7 March Science 7 Focused Field Study (Summative project #2)

Today is early release.

We shall turn in summative projects on campus trees/partner tree. Be sure that you have a print copy and a digital copy uploaded in your digital science notebook. If your project is not ready, please send an email right away to your parents and to me stating that you have note completed a summative project by the deadline. Indicate when you expect to submit the project. Let your parents know that you have had class time to work.

When we are finished turning in projects, we will look at the brainstorm of organisms and questions generated in your area groups from last time. While you are waiting, examine the information below and in the links provided. Look at the pictures. Begin thinking of something you are curious about involving living things that can be observed on our campus.

Depending on the time we will take a short biodiversity walk about the campus. The purposes would be:

  1. To practice observing birds–to try out the 7 S’s (See this link: http://rfrazier.msblogs.aes.ac.in/files/2012/03/the_art_of_birding_part__2.pdf
  2. To notice interactions among living things–and especially to notice what we have not noticed before.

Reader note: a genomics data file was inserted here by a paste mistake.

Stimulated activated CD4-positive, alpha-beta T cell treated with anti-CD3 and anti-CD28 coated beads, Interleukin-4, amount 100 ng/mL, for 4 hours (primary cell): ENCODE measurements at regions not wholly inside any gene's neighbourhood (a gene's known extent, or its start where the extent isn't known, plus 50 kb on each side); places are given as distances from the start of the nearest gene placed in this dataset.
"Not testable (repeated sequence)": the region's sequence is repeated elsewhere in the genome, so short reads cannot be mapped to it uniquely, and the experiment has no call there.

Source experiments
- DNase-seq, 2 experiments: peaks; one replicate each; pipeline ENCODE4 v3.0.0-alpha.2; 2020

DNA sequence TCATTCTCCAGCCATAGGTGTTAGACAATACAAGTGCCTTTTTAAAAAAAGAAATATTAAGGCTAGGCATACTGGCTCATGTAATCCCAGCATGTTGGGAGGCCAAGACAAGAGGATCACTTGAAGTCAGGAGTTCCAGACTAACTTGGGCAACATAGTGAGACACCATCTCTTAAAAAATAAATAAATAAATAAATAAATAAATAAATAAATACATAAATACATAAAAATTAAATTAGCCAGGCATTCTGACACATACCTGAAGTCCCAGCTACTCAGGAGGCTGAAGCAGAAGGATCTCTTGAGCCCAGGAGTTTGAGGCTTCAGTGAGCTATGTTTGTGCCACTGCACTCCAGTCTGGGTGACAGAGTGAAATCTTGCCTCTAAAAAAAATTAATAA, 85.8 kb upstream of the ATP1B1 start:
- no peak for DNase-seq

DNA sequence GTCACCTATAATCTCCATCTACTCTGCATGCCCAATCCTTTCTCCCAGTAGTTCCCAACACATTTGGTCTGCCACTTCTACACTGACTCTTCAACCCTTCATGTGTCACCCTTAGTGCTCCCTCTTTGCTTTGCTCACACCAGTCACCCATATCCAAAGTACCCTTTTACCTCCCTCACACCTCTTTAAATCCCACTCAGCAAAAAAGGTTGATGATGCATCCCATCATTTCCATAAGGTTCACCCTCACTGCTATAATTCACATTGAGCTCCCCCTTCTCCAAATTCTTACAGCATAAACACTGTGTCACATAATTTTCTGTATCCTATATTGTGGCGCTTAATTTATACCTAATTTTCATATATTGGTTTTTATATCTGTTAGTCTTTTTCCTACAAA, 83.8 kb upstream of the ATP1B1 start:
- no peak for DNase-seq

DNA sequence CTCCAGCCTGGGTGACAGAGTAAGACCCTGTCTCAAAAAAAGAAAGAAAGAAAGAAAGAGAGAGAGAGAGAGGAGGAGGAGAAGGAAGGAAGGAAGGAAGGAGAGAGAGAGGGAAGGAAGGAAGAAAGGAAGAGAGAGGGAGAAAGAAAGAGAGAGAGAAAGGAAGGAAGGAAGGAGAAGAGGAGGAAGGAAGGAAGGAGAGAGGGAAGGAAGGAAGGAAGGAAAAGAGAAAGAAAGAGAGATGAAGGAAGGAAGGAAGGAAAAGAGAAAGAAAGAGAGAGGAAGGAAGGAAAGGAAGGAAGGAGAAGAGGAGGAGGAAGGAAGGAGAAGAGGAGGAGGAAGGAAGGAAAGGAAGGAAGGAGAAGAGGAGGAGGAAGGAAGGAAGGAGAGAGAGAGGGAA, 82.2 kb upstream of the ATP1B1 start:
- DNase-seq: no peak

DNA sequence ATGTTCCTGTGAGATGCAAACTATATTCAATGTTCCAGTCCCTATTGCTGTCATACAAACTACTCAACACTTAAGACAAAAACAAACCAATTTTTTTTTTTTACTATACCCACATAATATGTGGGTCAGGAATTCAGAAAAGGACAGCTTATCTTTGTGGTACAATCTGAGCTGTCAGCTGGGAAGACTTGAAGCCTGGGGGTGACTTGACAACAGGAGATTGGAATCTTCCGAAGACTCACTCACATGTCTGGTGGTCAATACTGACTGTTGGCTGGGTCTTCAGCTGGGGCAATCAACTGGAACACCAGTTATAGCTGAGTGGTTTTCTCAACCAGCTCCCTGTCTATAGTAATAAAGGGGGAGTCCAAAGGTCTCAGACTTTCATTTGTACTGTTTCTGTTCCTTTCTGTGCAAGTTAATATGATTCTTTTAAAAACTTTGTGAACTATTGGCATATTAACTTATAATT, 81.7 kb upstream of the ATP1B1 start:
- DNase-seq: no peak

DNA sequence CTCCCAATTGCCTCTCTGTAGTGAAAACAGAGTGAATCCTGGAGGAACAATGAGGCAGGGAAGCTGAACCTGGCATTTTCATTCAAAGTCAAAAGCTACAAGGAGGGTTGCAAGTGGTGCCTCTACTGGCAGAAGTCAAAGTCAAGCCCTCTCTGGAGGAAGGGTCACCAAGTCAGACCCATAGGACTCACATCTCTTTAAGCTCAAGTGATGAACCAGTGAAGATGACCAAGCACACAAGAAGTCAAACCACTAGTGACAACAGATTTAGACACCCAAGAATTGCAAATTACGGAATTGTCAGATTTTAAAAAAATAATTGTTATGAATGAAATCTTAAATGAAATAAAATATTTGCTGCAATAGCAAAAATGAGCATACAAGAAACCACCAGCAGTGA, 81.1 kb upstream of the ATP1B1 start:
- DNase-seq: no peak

3. To brainstorm questions suitable for a second field study that goes beyond a simple biodiversity survey to look at some aspect of life in the school yard with more focus and depth.






























On the walk, stay with the group. Move quietly and attentively. Have your senses on high alert to the life that is about you–notice movement, notice forms and shapes, notice sounds. Listen carefully to information that is pointed out. Ask if you have questions. If you see something interesting, alert the group.

As you select some possible questions to investigate, begin developing plans for how you will investigate. What will you observe? How will you observe (without interfering with what you are observing)? How will you define variables? What will you count and/or measure? What background information will you need? How much time will you need in direct observation? What is a back-up plan in case your target object of study is not viewable when you are attempting to observe it?

For the next class, be prepared to share and to start your plan.

Review this blogpost from a previous class–begin considering what aspect of nature in the school yard you would like to examine more deeply through firsthand observation. Keep this post bookmarked for its reference value.


Examples of 7th graders involved in field study (some years ago! but recognizable 7th graders).

Some context: 1993_12_SAS News Flash_Woodlands – A Creative Approach to Integrated Studies , sas arch. forest , and links below:

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